Recently Gartner has been harping on about the economic and technological impact the Internet of Things (IoT) will have in the coming years.
For those of you who need a quick reminder of what this IoT-thing is all about, it comes down to plugging communication and computation capabilities into all kinds of everyday devices, and allowing them to interact with the user or even other devices, directly or by being hooked up to the internet, Wi-Fi or Bluetooth. The example long thrown around is the fridge that monitors its content and orders stuff you are about to run out of. Nowadays of course, we are hooking more and more stuff up to the internet, like your camera, TV and Blu-ray player, but also your running shoes or your heating thermostat. And everyday more applications are added to this list.
It creates possibilities in user-interaction, or user-friendliness never before possible – I mean being able to remotely turn down the thermostat in your house and lower the blinds can have its advantages, no?
But maybe there’s also a downside to this. IT-security is currently an ever growing concern for companies, so now add to the current stack of computers and servers in danger of viruses and malware, about 26 billion devices who have often been created with anything but IT-security in mind, and this is bound to be a recipe for serious disaster.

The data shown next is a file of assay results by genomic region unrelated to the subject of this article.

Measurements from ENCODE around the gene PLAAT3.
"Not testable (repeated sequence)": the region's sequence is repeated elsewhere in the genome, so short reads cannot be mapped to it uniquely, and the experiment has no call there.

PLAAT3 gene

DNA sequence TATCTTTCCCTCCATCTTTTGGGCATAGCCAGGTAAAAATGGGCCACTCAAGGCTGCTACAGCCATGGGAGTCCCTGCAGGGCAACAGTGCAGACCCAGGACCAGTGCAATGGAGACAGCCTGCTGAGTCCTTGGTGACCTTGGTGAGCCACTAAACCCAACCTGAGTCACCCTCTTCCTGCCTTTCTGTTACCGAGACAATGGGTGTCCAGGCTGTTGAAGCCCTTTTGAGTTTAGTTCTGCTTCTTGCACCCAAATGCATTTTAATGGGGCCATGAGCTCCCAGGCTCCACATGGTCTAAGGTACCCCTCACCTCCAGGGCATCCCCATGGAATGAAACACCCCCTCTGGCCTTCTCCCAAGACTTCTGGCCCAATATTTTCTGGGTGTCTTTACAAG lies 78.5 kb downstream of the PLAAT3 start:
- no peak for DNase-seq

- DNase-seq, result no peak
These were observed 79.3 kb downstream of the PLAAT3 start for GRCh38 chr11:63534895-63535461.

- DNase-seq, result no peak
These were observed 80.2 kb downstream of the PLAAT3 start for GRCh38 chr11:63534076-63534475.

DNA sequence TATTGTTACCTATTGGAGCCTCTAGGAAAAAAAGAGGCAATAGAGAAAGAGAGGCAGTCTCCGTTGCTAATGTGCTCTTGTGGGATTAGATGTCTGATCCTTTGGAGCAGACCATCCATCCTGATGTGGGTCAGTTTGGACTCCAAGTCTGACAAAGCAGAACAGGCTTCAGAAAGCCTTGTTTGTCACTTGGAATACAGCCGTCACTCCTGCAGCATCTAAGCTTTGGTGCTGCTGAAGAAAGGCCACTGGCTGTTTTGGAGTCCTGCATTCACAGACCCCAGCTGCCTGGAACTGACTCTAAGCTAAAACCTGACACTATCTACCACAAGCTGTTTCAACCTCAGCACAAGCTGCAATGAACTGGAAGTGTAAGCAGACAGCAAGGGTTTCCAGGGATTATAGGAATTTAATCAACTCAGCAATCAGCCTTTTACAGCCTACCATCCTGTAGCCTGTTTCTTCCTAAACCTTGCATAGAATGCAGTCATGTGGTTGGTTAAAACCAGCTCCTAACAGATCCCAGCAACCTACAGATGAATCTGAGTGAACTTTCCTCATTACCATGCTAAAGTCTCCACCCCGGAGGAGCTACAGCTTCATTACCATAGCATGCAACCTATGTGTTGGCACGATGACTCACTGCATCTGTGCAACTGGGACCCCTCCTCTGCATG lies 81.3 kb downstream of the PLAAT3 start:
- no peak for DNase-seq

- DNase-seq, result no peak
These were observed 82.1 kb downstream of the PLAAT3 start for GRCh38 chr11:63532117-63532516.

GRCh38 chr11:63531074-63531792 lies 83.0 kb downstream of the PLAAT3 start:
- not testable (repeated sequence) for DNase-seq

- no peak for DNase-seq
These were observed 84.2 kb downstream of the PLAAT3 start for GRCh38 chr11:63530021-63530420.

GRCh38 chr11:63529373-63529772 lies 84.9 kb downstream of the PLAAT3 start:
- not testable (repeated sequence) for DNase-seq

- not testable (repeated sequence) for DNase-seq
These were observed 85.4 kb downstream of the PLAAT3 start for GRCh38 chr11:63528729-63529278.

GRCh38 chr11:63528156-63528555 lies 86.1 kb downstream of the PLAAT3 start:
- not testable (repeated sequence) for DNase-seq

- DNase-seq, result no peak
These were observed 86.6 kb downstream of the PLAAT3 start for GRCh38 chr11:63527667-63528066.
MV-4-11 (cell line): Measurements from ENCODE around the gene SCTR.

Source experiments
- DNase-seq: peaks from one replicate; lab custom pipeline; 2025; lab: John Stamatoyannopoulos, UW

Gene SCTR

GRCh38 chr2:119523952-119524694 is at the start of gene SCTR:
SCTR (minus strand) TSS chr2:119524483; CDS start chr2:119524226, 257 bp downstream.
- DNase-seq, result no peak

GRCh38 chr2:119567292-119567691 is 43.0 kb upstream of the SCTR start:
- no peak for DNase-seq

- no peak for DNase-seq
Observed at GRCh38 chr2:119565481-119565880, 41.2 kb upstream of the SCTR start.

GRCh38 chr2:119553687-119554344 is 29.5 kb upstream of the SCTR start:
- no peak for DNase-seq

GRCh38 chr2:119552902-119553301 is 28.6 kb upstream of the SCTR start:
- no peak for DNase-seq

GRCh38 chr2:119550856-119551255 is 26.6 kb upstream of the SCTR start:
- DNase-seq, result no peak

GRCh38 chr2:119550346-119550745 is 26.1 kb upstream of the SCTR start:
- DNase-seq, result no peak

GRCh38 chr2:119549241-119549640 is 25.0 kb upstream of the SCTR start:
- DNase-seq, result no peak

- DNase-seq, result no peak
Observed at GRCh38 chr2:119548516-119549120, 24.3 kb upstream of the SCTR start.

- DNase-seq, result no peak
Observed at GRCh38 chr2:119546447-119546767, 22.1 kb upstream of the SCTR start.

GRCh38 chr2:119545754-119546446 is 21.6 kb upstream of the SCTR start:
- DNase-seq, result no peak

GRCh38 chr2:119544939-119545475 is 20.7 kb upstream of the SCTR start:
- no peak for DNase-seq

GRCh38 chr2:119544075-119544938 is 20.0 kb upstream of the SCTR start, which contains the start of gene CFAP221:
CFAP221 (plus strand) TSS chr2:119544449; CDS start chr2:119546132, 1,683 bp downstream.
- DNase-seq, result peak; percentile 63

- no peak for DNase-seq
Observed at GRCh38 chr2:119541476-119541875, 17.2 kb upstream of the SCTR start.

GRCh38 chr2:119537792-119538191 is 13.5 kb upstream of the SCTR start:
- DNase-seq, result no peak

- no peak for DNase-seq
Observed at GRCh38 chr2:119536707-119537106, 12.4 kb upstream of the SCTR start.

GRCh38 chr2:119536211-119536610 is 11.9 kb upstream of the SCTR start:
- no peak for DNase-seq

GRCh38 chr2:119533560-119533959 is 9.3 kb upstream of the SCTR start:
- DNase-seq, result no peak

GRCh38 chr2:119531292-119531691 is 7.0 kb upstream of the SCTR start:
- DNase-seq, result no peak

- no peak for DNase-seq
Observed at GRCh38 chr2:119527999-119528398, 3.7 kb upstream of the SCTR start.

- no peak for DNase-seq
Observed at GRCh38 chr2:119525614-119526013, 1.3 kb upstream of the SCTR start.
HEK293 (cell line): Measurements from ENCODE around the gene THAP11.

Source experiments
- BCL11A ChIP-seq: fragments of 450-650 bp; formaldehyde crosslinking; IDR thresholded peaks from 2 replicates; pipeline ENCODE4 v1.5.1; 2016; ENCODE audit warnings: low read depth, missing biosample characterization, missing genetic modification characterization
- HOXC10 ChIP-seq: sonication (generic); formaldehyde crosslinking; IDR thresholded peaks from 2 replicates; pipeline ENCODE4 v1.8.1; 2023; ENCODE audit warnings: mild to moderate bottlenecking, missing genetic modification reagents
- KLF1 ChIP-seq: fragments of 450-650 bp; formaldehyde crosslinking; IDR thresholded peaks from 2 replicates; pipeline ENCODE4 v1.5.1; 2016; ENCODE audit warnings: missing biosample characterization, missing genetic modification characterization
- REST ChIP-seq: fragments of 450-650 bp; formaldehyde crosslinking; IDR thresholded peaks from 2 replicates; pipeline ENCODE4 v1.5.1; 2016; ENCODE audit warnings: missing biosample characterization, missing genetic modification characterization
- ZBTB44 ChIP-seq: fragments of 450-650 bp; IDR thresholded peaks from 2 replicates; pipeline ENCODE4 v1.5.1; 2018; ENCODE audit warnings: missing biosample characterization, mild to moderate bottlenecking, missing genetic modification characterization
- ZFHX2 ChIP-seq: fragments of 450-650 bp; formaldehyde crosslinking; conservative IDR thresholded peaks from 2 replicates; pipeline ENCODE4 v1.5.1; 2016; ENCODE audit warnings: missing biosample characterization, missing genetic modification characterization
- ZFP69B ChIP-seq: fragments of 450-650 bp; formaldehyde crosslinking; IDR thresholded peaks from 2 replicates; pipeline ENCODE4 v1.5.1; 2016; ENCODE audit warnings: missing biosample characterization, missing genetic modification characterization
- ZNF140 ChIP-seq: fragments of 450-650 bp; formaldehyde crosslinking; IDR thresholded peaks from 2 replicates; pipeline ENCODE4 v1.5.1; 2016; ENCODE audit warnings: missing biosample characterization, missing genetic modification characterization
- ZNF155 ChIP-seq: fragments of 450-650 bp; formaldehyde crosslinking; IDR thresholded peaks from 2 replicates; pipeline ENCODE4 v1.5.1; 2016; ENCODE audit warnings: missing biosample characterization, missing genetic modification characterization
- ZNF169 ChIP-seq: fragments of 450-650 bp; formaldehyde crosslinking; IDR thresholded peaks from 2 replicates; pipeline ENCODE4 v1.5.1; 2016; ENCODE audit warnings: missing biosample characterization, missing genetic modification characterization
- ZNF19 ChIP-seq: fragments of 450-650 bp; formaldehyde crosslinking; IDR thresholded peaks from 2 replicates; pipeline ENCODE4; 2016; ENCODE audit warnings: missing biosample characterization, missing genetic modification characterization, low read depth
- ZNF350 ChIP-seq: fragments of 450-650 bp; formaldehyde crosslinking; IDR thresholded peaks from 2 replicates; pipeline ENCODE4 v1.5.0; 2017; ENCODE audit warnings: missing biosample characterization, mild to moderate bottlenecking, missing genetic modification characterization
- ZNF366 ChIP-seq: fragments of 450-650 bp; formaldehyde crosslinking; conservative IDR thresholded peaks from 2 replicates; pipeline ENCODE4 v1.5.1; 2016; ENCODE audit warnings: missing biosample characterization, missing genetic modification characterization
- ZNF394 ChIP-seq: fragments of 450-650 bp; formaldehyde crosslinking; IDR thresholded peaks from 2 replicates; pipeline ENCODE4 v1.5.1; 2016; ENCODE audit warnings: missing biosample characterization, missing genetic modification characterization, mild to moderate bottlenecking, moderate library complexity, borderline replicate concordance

Charles Stross, a science fiction author with a degree in computer sciences, often writing about a world “15 minutes in the future” as he puts it himself, had some interesting points about the dark side of this Internet of Things (especially the report about the spambot hidden in an electric kettle)…
Prohibition drove many of the good bartenders out of America towards Europe, New Yorker Harry McElhone among them. He introduced us to the Boulevardier, my current wintertime favorite.
Most people just refer to it as a Negroni with bourbon instead of gin, but maybe that’s doing quite some injustice to this little known cocktail, as depending on what source you go by, it might predate the creation of the Negroni. Regardless of its origins, a Boulevardier for me combines all the right flavours for the cold winter, just as a Negroni is one of the perfect summer drinks.
The original recipe is quite straightforward, calling for equal measures of bourbon, Campari and sweet red vermouth, stirred in a glass over ice and served with an orange twist. I however prefer it with these ingredients, which may not be obvious to find I admit:
- Fill a whiskey tumbler with ice cubes
- Add 40ml rye whiskey (I use Willett Family Estate Bottled 4 Year Single Barrel Rye)
- Add 40ml Gran Classico Bitter
- Add 40ml Antica Formula